It does sound like an advertising pitch, but this is accurate about QNX. The OS isn't cheap, but it does offer realtime functionality. It also is designed to be quite stable to where a bug or a hang can cause tremendous disasters, be it software with X-ray machine or figuring out what position to move a set of control rods in a reactor. QNX has excellent internal security, and a decent development kit.
The thing is here it's being used for an in-car entertainment system. It doesn't have to be realtime, it doesn't have to require stability beyond what a regular kernel would offer. In fact it shouldn't matter a damn what kernel is powering the system since most of the functionality is going to be sitting in an application layer well above the kernel itself.
I'm not sure what motivated Ford to switch. Maybe QNX uses less memory or is more performant with the chipset they want to use, or is simply cheaper to licence. Or maybe the automotive industry is naturally conservative and comforted by some extra certification QNX offers that Windows doesn't. Whatever the reason, I doubt the end user experience or reliability would be appreciably different whether they had used an NT, Linux, BSD or a QNX kernel - any modern kernel would have served the software well. Whether the application itself is good is an entirely separate matter altogether.
It's not insurmountable. It's just a bad first impression.
A bigger roadblock might be that these days, bandwidth (and storage) is cheap, and so savings in image size are less relevant than they used to be.
Once its installed and running it's fine though.
In its favour the Android integration is far better - obviously. Android Studio provides all of the tools out of the box to build an Android app from end to end which includes all the packaging and signing at the end. In Eclipse you can can develop and debug easily enough but if you want an apk you have to manually invoke a dialog to package and sign APK. This is a huge pain.
Note that AS doesn't actually build anything. Everything is farmed out to a gradle script. This means you can build from AS, or the command line or even from Jenkins from the same script. This is very useful and you can your own custom tasks, unit tests and other goodness to your scripts. But... gradle is goddamned slow. As in REALLY slow. Even if you configure it spawn a daemon so it doesn't respawn all the time (yes I've done that) it's still slow. The problem is if you change a Java class it still has to run through every task checking the dependencies to see what needs to be built and it takes too damned long.
Eclipse is extremely good at incremental building so you can make a change and hit run and in seconds you're debugging. Eclipse is also superior for marking code in error - AS only tends to know about errors local to the file, e.g. syntax errors. If you call a method in another class and get the params wrong you might only be told when gradle reports an error. In Eclipse it would have told you instantly which means turnaround is so much faster. I also prefer the Java editor in Eclipse, because it knows more about your project as a whole, the code completion and hints are more immediate and useful. I'm also used to the keybindings but AS has some Eclipse keybindings so that doesn't matter too much.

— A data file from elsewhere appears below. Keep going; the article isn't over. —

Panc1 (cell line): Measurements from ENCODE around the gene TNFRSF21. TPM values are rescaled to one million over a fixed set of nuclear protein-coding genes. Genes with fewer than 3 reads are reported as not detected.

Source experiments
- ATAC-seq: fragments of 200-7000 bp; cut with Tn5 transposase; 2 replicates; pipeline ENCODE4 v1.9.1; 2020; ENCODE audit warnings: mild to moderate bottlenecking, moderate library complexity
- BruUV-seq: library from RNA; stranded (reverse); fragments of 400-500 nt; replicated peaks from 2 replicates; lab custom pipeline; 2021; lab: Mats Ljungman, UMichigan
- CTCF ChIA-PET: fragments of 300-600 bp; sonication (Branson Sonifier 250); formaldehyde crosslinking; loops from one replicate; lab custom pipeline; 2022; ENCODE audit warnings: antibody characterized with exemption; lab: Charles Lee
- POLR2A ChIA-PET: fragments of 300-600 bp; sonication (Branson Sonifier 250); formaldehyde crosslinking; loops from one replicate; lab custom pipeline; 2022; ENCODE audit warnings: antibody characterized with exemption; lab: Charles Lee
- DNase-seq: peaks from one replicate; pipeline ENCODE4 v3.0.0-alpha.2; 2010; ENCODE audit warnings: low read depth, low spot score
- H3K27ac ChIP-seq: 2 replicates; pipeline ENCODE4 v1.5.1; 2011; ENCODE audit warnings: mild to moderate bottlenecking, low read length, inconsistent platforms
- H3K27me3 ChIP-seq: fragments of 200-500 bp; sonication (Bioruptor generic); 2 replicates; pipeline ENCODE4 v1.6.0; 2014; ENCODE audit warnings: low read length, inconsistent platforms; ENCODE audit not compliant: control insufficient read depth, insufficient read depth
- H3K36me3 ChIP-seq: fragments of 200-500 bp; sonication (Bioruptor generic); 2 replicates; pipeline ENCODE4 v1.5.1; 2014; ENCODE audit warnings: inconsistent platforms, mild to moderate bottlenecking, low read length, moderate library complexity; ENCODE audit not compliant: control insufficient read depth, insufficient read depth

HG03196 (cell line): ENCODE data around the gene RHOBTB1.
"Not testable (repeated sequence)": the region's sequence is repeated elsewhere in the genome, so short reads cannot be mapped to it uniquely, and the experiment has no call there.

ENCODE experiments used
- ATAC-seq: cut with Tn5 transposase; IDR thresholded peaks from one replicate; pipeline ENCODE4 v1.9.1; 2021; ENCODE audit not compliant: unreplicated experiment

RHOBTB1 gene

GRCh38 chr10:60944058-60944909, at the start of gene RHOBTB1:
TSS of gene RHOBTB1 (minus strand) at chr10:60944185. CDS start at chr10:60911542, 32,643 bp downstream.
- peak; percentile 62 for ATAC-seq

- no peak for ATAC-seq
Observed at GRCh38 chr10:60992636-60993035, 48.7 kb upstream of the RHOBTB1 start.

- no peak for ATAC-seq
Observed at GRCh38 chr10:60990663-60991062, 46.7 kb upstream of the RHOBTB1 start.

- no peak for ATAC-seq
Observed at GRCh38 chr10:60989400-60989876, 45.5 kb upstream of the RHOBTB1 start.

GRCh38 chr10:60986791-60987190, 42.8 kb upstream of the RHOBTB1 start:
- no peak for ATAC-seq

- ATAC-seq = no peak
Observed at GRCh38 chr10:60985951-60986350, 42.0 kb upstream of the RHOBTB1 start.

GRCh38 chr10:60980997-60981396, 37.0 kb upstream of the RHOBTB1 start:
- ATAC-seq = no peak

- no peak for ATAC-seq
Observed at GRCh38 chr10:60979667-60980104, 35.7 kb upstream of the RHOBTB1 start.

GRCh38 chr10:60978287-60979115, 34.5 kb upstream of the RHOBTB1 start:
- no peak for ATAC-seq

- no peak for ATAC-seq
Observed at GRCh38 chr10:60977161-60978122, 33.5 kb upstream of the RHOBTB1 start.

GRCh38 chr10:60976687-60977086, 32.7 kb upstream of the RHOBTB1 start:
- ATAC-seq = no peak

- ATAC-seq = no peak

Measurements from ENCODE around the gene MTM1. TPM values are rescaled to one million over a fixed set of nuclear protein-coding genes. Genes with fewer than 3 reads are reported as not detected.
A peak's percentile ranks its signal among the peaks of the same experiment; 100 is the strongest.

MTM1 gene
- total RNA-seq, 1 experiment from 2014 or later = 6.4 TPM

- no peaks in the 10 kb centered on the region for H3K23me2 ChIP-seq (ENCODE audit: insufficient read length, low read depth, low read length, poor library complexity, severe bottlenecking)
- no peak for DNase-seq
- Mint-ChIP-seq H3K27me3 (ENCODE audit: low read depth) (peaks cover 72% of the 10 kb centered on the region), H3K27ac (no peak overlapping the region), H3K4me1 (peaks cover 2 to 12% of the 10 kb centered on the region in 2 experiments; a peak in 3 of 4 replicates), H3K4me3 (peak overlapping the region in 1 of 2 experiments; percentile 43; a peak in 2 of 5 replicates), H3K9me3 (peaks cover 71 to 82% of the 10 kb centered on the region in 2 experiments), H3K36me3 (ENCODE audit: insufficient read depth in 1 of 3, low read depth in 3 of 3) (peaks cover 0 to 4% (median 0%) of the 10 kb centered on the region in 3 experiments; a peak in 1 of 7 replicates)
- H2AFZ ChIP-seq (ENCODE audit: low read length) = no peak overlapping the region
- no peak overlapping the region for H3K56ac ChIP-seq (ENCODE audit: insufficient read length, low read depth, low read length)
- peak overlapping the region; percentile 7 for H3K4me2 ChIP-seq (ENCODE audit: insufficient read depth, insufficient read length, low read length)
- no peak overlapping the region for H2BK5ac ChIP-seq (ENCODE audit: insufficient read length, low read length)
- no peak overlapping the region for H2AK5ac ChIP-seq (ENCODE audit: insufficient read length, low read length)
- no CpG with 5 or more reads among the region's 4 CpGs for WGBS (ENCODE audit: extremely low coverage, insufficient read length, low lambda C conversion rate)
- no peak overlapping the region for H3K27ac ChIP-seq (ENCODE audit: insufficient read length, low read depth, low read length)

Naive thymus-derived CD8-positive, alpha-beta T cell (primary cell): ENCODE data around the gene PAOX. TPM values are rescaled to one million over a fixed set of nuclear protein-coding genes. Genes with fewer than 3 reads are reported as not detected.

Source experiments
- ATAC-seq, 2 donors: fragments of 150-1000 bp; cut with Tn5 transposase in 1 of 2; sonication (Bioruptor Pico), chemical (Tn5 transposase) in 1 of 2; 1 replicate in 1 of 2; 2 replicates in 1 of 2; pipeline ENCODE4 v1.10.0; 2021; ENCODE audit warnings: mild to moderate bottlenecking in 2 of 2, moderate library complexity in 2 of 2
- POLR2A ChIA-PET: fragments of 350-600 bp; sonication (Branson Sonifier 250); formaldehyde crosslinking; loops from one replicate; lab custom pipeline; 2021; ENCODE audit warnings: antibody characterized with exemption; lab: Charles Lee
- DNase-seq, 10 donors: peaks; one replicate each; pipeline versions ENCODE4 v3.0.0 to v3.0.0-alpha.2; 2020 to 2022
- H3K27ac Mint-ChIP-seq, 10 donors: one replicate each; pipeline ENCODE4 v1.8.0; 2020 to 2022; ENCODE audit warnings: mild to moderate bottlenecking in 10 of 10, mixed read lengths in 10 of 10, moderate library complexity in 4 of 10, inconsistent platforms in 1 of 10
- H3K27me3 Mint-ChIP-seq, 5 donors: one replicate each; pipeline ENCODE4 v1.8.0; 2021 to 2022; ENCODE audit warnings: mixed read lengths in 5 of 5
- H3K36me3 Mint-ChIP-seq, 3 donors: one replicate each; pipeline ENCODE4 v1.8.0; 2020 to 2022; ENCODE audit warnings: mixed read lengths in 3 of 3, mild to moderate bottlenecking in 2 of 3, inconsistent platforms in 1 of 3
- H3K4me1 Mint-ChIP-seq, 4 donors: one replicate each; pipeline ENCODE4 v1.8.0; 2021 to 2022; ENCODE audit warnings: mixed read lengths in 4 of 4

Android Studio does have some excellent code analysis tools. It has Android lint integrated into the build and there are a pile of things it can search for in addition to that and in many cases will offer automatic solutions. It also has nicely integrated view and fragment editors which work better than the ones in Eclipse.
AS is a terrible CPU hog. I've noticed it eating anywhere between 5-30% of the CPU depending on what panes are open. This is a serious problem on a laptop because the fan starts whirring and the battery life suffers. The command prompt pane is the worst of all and I only assume it's killing the CPU by continuously polling. Source code integration is also inferior to Eclipse - EGit is a wonderfully mature plugin these days with some complex and useful functionality - the support for Git in AS seems quite perfunctory by comparison although it covers the basics.
So to summarise pros for AS:
- End to end builds for Android apps
- More integration for Android tools
- Excellent code analysis
- External build system making it easier to do custom tasks and automated builds.
And the cons:
- Gradle really sucks for iterative development and slows things down. It's also a massive learning curve.
- AS is a CPU hog
- Source control integration is weaker
- If you have a mixed development environment (e.g. client and server side components) or multiple targets then an Android-centric IDE might not be so good as Eclipse.